Erika . 0706291243 . Jurusan Ilmu Hubungan Internasional . Fakultas Ilmu Sosial dan Ilmu Politik . UniversitasIndonesia
Keynes than the efficient markets described my modern finance theory. This instability of foreign exchangemarkets will continue to be a source of economic difficulty, if not handled carefully. This will then lead tothe needs for a system to regulate the flow of capital, a system that is implemented both uniformly,universally, and fundamentally within a new international system, or what some have called a new BrettonWoods system. On the other hand, there was a need among G-7 countries to convince that the continuationof free capital mobility was viable and desirable, and to pursue it universally is difficult, due to the negativesentiments arose in the world towards US and US-led constitutions, especially in East Asia. All theseproblems lead to the emergence of NIFA.As I have stated before, NIFA consists of G-20, FSF, and the ROSCs. The G-20 includes the G-7,
a representative from the European Union, the IMF, the Fund‟s new International Monetary and FinancialCommittee (IMFC), the World Bank, the Bank‟s Development Committee, and the „systematically
impo
rtant‟ emerging market countries: Argentina, Australia, Brazil, China, India, Indonesia, Mexico, Saudi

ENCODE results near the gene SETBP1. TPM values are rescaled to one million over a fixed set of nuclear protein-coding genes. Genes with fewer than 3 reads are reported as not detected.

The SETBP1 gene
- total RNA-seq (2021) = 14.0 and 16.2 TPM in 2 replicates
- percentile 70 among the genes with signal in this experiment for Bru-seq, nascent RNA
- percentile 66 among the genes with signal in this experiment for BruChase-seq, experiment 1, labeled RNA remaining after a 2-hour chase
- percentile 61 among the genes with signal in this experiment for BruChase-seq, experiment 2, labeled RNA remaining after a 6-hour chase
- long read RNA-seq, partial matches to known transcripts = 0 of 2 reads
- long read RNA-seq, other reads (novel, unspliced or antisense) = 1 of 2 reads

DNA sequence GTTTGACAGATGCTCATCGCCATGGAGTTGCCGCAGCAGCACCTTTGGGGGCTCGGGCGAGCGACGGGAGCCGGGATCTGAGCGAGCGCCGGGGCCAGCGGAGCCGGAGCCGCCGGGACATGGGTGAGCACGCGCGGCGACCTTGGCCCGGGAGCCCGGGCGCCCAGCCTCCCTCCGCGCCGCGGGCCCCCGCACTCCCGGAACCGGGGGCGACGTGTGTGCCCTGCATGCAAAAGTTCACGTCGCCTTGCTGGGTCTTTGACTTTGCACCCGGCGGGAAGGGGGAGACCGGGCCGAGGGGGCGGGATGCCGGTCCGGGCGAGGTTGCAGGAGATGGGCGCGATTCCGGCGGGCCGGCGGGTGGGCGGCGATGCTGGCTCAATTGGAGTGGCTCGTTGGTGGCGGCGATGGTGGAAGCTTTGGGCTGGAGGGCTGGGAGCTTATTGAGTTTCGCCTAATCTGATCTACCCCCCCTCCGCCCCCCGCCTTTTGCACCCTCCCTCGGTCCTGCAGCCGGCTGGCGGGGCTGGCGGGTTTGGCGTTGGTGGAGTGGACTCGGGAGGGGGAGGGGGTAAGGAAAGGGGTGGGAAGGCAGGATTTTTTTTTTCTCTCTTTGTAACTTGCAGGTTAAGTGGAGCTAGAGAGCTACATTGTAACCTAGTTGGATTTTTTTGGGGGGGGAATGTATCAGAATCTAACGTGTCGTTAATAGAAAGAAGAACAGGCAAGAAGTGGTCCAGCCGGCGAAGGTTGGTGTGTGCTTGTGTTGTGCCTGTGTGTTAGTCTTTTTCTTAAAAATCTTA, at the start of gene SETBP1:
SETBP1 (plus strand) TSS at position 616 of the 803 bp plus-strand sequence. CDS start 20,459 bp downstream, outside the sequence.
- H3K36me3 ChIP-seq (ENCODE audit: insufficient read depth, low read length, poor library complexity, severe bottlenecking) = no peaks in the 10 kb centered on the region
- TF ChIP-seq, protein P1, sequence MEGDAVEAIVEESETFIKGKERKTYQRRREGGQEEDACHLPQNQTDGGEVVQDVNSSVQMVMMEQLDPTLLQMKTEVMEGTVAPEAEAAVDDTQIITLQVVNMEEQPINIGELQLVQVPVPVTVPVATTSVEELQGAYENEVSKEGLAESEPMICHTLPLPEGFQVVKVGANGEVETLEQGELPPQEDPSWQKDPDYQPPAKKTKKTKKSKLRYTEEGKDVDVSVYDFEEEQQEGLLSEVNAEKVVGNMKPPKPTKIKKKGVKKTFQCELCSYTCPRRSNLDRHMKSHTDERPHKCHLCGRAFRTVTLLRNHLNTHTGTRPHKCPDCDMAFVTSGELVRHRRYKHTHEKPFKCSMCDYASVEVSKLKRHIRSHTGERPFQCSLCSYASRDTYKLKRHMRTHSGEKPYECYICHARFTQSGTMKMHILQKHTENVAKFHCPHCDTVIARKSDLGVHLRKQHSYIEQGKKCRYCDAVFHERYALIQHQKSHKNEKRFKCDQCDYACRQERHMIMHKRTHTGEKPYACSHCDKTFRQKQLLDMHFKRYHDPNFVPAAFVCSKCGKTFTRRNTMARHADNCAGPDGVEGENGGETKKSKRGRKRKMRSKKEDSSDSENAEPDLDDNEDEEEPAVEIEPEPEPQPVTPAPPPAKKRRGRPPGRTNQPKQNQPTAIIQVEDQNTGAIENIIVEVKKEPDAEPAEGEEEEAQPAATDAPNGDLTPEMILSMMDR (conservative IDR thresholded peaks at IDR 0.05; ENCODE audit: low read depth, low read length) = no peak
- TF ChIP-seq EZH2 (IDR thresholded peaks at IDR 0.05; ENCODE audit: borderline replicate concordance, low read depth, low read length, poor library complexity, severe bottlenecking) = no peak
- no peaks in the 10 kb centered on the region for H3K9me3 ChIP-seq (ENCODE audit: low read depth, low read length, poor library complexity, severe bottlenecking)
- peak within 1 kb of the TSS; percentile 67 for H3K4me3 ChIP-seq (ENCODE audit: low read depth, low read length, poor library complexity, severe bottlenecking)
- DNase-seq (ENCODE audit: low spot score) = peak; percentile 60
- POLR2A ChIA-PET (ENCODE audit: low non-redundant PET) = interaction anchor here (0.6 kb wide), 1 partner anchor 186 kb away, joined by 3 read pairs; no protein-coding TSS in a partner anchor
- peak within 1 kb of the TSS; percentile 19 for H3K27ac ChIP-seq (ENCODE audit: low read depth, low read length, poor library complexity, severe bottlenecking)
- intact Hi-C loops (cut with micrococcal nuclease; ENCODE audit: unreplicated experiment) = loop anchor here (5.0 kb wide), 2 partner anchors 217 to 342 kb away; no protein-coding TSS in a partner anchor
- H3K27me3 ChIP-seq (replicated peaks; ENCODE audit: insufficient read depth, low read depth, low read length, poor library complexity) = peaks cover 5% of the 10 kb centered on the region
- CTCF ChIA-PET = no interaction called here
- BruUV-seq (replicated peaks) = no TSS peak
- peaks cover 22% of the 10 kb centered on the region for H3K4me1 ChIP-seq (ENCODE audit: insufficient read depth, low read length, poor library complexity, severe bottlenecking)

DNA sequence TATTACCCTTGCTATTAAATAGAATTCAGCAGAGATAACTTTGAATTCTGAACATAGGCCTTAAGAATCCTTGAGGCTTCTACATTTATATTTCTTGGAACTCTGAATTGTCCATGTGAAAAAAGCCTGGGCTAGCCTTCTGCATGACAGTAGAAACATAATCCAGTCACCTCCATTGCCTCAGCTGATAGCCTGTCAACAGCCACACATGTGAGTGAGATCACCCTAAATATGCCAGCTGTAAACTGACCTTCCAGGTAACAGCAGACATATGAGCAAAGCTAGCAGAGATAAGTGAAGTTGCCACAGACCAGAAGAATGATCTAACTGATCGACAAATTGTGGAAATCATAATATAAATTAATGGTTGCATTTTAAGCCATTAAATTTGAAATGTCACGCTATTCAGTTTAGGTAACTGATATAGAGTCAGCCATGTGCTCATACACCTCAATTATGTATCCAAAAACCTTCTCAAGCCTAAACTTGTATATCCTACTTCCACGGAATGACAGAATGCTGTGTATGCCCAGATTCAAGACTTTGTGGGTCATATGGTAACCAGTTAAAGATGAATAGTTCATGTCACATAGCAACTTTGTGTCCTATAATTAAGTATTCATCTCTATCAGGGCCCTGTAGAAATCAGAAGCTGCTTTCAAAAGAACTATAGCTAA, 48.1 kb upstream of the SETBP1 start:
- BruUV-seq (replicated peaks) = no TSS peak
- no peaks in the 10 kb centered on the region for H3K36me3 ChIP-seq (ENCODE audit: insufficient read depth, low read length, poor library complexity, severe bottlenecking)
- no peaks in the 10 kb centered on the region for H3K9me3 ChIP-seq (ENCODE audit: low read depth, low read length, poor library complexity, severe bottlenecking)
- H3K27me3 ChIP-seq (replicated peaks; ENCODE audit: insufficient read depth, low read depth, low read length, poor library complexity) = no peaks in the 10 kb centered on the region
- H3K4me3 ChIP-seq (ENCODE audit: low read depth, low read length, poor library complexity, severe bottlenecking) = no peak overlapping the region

Arabia, South Africa, South Korea and Turkey. The G-20 is made to lock these important countries and toco-opt them into the rules of the advanced industrialized countries, while the aims of G-20 are to reform andstrengthen the international financial system as defined by IMF and the World Bank. FSF was first convenedin April 1999, and was established to promote international financial stability, to improve the functioning of markets, and to reduce systemic risk. The membership of FSF is confined to a total of 40 members from G-7countries. ROSCs consists of eleven areas where standards are important for underpinning macroeconomicand financial stability: data dissemination, fiscal practices, monetary and financial policy transparency,banking supervision, insurance supervision, securities market regulation, payments systems, corporategovernance, accounting, auditing, insolvency regimes, and creditor rights. The primary aim of ROSCs is topromote the proper management of financial liberalization in the developing world.NIFA unquestionably brings improvement in the international financial system. Nevertheless,NIFA also brings harms to the international system. For example, Susanne Soederberg said that NIFAincreased and centralised bourgeoise power and authority to guarantee the freedom of entry and exit of internationally mobile capital, meaning that NIFA actually worsens the condition of unbalanced powerdistribution in international system. Not to mention that NIFA tends to blame emerging countries as thecause of volatility of international financial system, and tends to absolve the international financial market.One of NIFA features, the ROSCs, is deemed to act out of bounds by expanding octopus-style observation inthe public sectors, as well as to move into the private spheres of emerging market economies. These